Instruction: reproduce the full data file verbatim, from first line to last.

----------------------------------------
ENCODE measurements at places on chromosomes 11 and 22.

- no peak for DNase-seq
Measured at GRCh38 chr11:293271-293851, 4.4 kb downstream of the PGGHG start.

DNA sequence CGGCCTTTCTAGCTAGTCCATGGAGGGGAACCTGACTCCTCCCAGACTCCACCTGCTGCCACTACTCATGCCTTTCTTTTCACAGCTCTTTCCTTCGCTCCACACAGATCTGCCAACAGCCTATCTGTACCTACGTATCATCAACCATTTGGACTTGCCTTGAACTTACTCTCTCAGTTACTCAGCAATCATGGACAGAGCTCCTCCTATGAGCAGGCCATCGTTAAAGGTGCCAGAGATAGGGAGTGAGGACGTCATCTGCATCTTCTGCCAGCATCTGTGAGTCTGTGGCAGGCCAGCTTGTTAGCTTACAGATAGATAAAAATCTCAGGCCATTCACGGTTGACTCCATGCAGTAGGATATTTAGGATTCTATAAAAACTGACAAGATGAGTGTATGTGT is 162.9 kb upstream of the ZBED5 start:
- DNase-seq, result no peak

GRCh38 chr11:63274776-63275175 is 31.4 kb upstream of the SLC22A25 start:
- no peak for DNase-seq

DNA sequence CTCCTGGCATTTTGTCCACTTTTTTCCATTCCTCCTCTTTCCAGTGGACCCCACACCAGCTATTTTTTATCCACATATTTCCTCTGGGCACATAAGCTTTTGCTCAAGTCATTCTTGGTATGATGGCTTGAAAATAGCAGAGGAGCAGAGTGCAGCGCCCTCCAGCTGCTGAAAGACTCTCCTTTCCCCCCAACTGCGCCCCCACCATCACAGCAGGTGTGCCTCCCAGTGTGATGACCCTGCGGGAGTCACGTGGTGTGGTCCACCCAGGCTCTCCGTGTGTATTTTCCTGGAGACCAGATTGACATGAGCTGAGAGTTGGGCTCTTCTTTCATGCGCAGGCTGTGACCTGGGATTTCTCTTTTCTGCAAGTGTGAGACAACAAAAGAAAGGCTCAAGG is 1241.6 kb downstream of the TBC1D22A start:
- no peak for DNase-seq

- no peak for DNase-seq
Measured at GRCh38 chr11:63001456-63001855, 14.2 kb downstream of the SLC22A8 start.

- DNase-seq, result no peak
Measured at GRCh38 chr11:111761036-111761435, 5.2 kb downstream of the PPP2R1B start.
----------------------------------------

ENCODE measurements at places on chromosomes 11 and 22.

- no peak for DNase-seq
Measured at GRCh38 chr11:293271-293851, 4.4 kb downstream of the PGGHG start.

DNA sequence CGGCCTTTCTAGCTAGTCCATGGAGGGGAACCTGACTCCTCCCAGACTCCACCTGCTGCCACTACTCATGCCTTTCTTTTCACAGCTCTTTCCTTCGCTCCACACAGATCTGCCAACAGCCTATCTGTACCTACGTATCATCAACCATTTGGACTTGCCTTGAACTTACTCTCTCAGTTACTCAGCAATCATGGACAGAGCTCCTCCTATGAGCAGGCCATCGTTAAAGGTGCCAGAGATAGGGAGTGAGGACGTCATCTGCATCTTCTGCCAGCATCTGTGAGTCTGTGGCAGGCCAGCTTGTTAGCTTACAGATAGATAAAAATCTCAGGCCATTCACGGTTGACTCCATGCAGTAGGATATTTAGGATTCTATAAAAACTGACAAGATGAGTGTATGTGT is 162.9 kb upstream of the ZBED5 start:
- DNase-seq, result no peak

GRCh38 chr11:63274776-63275175 is 31.4 kb upstream of the SLC22A25 start:
- no peak for DNase-seq

DNA sequence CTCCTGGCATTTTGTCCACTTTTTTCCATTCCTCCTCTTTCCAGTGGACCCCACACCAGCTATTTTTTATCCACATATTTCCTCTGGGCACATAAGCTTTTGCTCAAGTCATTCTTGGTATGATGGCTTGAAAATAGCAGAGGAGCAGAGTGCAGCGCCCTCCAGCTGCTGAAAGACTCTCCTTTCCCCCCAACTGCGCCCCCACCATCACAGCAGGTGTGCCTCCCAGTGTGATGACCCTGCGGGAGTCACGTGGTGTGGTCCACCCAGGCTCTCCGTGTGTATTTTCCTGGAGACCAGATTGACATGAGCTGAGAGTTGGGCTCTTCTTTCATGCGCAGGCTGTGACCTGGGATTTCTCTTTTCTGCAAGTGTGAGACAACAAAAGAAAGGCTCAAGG is 1241.6 kb downstream of the TBC1D22A start:
- no peak for DNase-seq

- no peak for DNase-seq
Measured at GRCh38 chr11:63001456-63001855, 14.2 kb downstream of the SLC22A8 start.

- DNase-seq, result no peak
Measured at GRCh38 chr11:111761036-111761435, 5.2 kb downstream of the PPP2R1B start.